Of course all this is too much to fit inside a single EIP but I think a generalized discussion about this would be great, especially with node implementers, since they can tell exactly in what (general) situations the “constant” gas price is overpriced. This would also give developers a great incentive to optimize things which would use these caches and would increase the amount of computational operations we can do in a single block.

Somewhat tangent: this recent paper analyses aleth's performance, and finds a possible mispricing for BLOCKHASH, SLOAD, BALANCE, EXTCODESIZE; and also SDIV, SGT and SLT (maybe due to aleth using 512-bit numbers to implement these?..).

If anything, it’s interesting to compare these numbers to geth.

I also saw that paper, but it seems a bit strange. Although the paper is pretty recent, the data seems to be old. The statement about BLOCKHASH being implemented as a smart contract is not true – it was like that in a PR which was never activated. That same PR also contained a mis-pricing of blockhash: https://github.com/ethereum/aleth/issues/5313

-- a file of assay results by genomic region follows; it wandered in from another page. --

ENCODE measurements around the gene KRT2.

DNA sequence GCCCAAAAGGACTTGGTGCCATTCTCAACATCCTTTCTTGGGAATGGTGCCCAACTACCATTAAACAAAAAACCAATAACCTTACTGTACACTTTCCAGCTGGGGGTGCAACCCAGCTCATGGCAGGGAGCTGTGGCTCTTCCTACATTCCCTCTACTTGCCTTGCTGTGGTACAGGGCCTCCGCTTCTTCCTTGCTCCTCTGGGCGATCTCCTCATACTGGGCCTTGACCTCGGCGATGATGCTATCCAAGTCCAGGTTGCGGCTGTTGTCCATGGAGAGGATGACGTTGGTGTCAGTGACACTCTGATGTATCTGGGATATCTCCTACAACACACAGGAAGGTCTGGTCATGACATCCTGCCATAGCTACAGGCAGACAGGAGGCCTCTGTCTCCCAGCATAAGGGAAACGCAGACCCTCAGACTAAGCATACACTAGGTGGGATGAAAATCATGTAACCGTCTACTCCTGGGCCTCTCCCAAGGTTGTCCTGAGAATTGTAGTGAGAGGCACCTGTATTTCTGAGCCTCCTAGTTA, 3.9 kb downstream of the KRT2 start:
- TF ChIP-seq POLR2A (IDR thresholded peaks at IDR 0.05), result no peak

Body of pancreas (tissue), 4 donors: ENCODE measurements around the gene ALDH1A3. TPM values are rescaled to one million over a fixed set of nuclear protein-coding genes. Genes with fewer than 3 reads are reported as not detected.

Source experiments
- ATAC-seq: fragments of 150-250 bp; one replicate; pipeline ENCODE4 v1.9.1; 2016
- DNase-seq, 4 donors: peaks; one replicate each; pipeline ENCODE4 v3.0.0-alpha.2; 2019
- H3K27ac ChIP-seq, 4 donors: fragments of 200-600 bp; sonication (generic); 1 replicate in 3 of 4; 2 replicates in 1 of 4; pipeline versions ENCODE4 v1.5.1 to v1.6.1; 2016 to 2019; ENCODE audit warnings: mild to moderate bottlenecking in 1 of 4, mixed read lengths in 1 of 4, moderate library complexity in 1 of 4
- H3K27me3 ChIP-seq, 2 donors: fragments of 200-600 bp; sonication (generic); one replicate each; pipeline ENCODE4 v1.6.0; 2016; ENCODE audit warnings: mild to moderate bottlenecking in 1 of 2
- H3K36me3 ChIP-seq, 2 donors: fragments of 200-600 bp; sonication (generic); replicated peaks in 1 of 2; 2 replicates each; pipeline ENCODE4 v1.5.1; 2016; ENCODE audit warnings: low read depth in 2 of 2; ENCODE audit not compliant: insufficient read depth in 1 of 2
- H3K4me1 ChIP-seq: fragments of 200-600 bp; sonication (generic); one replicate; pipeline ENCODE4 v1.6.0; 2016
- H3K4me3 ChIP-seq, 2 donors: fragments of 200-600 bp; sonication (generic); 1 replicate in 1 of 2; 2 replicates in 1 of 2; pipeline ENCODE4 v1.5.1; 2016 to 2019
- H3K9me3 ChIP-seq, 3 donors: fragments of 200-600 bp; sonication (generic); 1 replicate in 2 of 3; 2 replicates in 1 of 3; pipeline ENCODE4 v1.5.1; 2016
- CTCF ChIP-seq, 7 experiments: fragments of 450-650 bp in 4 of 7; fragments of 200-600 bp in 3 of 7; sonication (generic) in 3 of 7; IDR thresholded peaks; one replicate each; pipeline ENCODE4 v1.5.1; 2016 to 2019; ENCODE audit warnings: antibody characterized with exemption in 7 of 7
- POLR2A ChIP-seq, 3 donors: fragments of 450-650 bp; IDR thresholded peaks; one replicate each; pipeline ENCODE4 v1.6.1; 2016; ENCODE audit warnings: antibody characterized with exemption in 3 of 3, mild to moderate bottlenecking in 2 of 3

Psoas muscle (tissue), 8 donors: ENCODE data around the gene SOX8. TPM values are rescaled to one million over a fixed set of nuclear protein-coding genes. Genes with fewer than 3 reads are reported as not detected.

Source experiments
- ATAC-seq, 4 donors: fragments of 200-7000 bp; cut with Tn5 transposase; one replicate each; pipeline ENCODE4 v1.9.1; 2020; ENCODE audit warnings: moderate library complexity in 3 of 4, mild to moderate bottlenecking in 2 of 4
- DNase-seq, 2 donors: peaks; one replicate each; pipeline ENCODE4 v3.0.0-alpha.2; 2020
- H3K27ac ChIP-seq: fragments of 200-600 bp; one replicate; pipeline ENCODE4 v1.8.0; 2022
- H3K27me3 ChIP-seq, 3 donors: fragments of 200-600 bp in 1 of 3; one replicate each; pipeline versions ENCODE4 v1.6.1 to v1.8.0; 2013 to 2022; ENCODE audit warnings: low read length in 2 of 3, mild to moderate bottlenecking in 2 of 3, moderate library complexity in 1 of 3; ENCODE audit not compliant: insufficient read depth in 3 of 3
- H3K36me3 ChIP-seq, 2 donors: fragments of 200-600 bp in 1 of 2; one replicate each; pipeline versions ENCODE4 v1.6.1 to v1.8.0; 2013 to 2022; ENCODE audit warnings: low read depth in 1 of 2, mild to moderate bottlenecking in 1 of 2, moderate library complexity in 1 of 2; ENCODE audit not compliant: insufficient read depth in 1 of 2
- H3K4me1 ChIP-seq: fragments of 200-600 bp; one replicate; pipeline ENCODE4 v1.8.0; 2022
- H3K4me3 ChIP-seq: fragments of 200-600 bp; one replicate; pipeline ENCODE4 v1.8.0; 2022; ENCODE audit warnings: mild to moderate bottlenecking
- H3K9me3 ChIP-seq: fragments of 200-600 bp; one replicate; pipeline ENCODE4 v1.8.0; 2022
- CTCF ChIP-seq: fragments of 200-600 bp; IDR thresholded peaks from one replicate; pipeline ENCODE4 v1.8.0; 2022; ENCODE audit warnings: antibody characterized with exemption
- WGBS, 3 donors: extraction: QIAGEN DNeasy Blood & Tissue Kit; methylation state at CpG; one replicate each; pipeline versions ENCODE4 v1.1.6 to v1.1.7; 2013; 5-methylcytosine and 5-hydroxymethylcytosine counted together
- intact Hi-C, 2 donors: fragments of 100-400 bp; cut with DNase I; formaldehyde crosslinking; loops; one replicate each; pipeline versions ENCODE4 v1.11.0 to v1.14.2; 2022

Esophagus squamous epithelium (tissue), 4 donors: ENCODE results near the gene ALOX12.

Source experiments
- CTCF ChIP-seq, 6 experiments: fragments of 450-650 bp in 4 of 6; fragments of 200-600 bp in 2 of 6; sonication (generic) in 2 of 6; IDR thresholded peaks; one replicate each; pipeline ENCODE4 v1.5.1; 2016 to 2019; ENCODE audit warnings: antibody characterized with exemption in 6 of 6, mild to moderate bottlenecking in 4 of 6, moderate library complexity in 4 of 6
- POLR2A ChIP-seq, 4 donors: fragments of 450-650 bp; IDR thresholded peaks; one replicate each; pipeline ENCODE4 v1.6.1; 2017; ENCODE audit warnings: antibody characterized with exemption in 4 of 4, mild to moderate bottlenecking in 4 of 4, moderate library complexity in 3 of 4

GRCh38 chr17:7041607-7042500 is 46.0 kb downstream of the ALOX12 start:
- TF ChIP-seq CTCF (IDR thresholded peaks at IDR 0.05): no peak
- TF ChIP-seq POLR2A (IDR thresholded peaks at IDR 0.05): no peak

@jochem-brouwer I agree it might be ‘unfair’. But I think it’s more correct. Also, the opcodes that are priced low are statically charged. What you are proposing would make it dynamically charged, since we’d have to inspect the topmost stack element and compare with the context in order to determine the cost. That means (I think) that it couldn’t be priced at 5, but would have to go up a bit more. I’m not dead set on this, however.

In the general sense, I don’t particularly like it when evm gas pricing assume certain caching behaviour, since caches are unreliable. If we price something based on the assumption that a cache exists, then someone will try to make an attack that exhausts that cache, and once the cache is exhausted, we’re in trouble.

Regarding assumptions made on gas costs, I agree there aswell. This may break things, but it has IMO long been considered bad practice to hard code gas limits like that. I don’t think we can maintain current gas limits for the sake of badly written contracts, that will make the evm unusable.

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I afraid increasing SLOAD opcode gas cost may break some existing deployed smart contracts. They can perform implicit limited gas external calls, which will stop being succed after this change.